Building Flexibility into Your Estate Plan
Creating an estate plan is without a doubt the best way to plan for the uncertainties in life, protect your assets, and provide for your loved ones. However, your estate plan should be flexible enough to be updated or revised as and when the circumstances change. Here are four useful tips to build flexibility into your estate plan.
Naming Alternate Agents and Trustees
Failing to name an alternate executor, trustee, or healthcare agent is one of the biggest estate planning mistakes you can make. For instance, let us assume that you designate your eldest son as your healthcare agent and want him to make healthcare decisions on your behalf in case you are unable to do so due to incapacitation.
What happens if you become incapacitated and if your son is unable or unwilling to act as your healthcare agent? In the absence of an alternate agent who can step into your son’s shoes and make decisions on your behalf, your family might not know what to do and make decisions that might be contrary to your wishes.
Similarly, if you fail to name an alternate successor trustee, and if the original designee is unavailable, unable, or unwilling to take control of your trust, your family members might disagree with each other on who should serve as the trustee, which in turn can lead to unnecessary litigation.
To avoid such problems, you should make sure you name alternates who can carry out your instructions if the originally chosen executor, successor trustee, or healthcare agent is unable to do so.
Granting Discretionary Powers to the Successor Trustee
Generally, a successor trustee is expected to abide by the terms of the trust you set up and follow your instructions. However, if there is a material change in the circumstances under which the trust was set up, the terms of the trust might no longer be relevant or fair to the beneficiaries.
You can preempt this problem by granting discretionary powers to your successor trustee. When the successor trustee is given discretionary powers, they can make decisions on their own depending on the circumstances and decide how the assets in your trust should be managed and how the income should be distributed.
It should be noted that granting broad discretionary powers to the trustee is a good idea only if it is someone whom you have known for a long time and can completely trust. Otherwise, it is advisable to specify the standards that the trustee should abide by and include certain restrictions that can restrict the discretionary powers of the trustee to a certain extent.
Decanting is the process of moving the assets from an irrevocable trust into a new trust. If you have set up an irrevocable trust, you can grant the trustee with the discretionary power to decant the trust if and when needed.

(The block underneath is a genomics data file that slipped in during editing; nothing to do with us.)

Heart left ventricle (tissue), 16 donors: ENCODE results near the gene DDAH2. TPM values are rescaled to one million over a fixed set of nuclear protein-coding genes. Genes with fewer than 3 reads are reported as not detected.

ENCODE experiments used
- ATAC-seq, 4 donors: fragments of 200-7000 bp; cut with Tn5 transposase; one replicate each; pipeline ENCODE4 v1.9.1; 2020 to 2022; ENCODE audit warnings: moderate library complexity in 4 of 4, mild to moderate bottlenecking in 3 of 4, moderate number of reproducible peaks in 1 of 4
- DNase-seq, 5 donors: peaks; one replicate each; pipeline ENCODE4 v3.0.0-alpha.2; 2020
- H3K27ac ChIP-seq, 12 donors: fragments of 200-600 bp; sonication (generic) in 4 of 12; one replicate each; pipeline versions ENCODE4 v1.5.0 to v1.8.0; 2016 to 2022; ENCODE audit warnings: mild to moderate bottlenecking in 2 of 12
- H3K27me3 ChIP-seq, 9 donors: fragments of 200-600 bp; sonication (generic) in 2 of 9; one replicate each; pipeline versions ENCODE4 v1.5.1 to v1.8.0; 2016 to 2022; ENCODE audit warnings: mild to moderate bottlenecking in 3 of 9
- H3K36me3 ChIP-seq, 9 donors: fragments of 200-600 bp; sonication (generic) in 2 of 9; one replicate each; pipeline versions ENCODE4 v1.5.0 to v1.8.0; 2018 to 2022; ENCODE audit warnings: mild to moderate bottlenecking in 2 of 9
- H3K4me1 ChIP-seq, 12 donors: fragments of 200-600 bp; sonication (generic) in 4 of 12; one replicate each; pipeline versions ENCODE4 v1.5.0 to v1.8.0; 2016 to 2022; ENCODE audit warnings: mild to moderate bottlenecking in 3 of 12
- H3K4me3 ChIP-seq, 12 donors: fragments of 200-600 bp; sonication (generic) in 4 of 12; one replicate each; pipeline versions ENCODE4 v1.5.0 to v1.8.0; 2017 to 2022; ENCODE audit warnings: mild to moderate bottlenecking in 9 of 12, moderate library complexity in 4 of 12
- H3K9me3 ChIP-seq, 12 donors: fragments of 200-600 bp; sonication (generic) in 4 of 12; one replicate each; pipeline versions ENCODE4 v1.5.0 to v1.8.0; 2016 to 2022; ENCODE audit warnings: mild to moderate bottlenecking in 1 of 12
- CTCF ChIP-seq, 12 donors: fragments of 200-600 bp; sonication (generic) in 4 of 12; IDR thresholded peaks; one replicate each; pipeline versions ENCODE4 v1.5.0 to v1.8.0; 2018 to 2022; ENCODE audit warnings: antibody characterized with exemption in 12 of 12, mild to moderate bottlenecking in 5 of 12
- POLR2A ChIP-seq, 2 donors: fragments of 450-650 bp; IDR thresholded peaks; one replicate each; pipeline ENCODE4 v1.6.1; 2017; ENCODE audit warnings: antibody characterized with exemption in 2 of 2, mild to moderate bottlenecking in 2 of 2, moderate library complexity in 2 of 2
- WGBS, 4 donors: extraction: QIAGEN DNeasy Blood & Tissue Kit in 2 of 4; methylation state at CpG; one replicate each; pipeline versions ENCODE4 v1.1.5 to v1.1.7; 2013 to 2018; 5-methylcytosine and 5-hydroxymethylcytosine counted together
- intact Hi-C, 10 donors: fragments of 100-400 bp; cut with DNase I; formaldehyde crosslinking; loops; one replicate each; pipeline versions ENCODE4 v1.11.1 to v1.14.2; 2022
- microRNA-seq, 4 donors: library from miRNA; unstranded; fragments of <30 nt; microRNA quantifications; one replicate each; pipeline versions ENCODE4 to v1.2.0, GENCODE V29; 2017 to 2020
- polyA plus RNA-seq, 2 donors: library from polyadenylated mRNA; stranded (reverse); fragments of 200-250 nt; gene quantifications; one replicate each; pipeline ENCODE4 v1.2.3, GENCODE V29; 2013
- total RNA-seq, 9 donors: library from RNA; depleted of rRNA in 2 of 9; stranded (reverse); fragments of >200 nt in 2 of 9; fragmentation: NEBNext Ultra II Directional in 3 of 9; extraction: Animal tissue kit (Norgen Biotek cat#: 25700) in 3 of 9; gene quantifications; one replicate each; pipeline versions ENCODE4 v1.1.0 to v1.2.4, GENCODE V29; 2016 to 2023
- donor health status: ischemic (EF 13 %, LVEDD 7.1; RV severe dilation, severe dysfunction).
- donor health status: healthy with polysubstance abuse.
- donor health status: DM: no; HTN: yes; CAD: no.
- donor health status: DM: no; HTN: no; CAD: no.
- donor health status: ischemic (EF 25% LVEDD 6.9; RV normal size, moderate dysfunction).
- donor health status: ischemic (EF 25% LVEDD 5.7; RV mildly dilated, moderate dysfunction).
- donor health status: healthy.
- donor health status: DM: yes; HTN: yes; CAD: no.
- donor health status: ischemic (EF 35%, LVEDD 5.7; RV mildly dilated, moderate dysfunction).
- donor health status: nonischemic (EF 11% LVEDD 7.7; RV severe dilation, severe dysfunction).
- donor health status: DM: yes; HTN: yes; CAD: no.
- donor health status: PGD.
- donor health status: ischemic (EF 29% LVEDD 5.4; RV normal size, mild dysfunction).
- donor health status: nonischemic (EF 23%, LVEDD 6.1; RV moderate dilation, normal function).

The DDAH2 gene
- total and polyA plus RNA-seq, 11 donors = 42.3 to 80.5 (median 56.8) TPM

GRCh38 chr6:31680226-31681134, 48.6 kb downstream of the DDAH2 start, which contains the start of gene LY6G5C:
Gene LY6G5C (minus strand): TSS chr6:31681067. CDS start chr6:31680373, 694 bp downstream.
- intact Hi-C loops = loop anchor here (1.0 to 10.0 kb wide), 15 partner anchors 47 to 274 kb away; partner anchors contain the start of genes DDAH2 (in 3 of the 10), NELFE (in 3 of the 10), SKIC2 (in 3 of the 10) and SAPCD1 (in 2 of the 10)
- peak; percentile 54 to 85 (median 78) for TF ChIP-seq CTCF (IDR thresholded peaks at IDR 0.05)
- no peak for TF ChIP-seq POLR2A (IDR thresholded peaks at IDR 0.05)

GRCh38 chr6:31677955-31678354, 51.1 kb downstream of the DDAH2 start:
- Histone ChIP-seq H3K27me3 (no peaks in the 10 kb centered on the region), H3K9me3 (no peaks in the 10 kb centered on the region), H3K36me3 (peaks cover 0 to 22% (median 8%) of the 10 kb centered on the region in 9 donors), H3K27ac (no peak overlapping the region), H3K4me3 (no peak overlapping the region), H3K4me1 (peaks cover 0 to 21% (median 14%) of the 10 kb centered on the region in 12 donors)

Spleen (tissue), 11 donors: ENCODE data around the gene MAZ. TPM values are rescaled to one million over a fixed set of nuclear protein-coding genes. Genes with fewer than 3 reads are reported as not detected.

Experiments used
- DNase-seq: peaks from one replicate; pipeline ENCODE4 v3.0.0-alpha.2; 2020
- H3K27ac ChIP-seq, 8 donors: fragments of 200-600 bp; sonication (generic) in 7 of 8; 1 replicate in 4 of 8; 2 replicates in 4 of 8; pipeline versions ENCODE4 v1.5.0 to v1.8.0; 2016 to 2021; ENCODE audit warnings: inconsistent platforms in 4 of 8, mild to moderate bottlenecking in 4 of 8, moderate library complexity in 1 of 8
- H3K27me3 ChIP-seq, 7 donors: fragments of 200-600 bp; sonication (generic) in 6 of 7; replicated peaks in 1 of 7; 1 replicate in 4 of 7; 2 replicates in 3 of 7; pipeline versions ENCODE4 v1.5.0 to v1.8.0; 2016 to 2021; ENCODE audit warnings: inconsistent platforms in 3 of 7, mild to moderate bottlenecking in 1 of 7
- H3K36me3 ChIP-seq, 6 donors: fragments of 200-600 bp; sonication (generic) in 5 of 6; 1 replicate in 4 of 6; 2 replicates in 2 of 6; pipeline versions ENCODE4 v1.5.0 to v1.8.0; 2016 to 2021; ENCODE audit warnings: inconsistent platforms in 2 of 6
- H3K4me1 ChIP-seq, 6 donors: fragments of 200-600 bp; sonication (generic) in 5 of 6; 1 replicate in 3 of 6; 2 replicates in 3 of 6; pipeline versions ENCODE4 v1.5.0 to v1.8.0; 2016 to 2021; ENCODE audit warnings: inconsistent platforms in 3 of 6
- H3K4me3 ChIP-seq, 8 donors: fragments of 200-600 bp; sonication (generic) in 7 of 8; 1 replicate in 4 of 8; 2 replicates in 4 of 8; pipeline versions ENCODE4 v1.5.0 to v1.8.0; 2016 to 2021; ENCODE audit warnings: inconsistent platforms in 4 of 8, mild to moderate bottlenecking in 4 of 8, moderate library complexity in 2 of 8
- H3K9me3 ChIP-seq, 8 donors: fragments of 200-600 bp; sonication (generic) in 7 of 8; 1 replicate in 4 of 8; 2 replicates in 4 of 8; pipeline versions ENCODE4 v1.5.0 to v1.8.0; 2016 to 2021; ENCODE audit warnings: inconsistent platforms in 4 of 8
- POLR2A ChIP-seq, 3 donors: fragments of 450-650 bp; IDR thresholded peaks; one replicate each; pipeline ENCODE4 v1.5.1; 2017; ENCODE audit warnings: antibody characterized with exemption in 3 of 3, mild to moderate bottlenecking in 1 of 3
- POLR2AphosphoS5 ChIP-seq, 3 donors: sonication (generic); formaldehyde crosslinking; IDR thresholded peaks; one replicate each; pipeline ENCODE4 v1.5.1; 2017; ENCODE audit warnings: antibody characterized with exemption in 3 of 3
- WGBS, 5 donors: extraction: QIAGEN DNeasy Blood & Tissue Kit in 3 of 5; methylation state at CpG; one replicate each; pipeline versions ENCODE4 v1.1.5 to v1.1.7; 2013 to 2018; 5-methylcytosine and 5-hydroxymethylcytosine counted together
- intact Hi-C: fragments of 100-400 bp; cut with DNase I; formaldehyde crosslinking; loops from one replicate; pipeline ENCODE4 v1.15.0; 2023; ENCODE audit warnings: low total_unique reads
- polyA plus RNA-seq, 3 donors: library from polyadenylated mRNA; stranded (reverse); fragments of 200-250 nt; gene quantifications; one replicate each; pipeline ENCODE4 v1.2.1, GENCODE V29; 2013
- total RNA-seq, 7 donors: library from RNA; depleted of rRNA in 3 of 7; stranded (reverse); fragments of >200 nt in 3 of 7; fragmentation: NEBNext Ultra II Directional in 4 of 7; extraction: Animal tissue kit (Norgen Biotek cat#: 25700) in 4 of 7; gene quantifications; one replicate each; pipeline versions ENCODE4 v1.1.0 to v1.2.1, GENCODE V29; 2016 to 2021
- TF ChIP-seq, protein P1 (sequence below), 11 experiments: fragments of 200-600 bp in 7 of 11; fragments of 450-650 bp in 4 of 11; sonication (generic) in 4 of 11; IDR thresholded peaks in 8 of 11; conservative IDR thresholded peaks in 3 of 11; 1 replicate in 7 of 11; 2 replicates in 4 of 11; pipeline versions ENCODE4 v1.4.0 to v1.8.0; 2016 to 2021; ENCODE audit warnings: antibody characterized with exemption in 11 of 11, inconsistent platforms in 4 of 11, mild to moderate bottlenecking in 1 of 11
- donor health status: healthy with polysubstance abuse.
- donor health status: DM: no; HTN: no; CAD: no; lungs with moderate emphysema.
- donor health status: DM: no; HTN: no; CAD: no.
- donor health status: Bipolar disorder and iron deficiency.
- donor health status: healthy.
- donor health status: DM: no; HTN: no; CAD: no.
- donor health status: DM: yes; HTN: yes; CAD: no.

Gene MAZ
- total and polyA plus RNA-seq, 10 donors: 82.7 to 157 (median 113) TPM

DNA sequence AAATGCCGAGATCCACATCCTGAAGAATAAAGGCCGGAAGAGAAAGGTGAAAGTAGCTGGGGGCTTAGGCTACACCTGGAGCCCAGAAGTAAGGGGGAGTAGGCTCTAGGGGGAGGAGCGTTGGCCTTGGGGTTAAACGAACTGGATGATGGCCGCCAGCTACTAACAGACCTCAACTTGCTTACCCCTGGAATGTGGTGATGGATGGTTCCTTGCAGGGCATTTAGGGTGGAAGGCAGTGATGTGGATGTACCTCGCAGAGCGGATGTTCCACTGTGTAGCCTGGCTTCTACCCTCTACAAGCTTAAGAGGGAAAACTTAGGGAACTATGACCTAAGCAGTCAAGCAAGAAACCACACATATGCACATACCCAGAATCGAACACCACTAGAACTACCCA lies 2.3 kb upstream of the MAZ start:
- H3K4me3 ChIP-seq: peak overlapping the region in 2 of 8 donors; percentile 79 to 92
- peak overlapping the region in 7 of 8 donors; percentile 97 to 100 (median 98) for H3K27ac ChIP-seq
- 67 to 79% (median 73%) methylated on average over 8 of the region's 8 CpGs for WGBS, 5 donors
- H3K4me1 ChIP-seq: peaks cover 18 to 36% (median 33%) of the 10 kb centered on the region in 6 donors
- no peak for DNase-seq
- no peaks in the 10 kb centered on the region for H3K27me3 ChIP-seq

Normally, the terms of an irrevocable trust cannot be modified, unless the trustee approaches the court and manages to get the consent of all the beneficiaries. Needless to say, it can be a stressful and time-consuming process.
When the trustee is granted discretionary powers, they can choose to decant the trust if and when there is a material change in the circumstances and if they believe that the terms of the trust are no longer applicable or fair to the beneficiaries. In such a scenario, the trustee can move the assets into a new trust with more favorable terms – as long as the terms are not against the grantor’s intent.
Appointing a Trust Protector
A trust protector is a third party who can guide the trustee to make the right decisions regarding how the trust should be managed and how the proceeds should be distributed among the beneficiaries. They can also make modifications to the trust if and when there is a material change in the circumstances.
A trust protector also has the authority to remove the trustee and appoint a new one – if they believe that the trustee in question is not acting in the best interests of the beneficiaries or if they fail to manage the trust as per the grantor’s intent.
Looking to Create a Flexible Estate Plan? Let Our California Estate Planning Attorneys Help You!
Nobody can predict the future. But by creating a flexible estate plan that can be amended as and when needed, you can make sure your loved ones do not have to approach the court every time there is a change in circumstances.
The estate planning attorneys at Garmo & Garmo have over 80 years of combined experience and have helped thousands of clients from diverse backgrounds with their estate planning needs over the years. We can create a highly personalized, flexible estate plan which is best suited for your unique needs and goals.
To discuss your estate planning needs with a hard-working attorney from our firm, call us today at 619-441-2500 or contact us online and schedule a free consultation.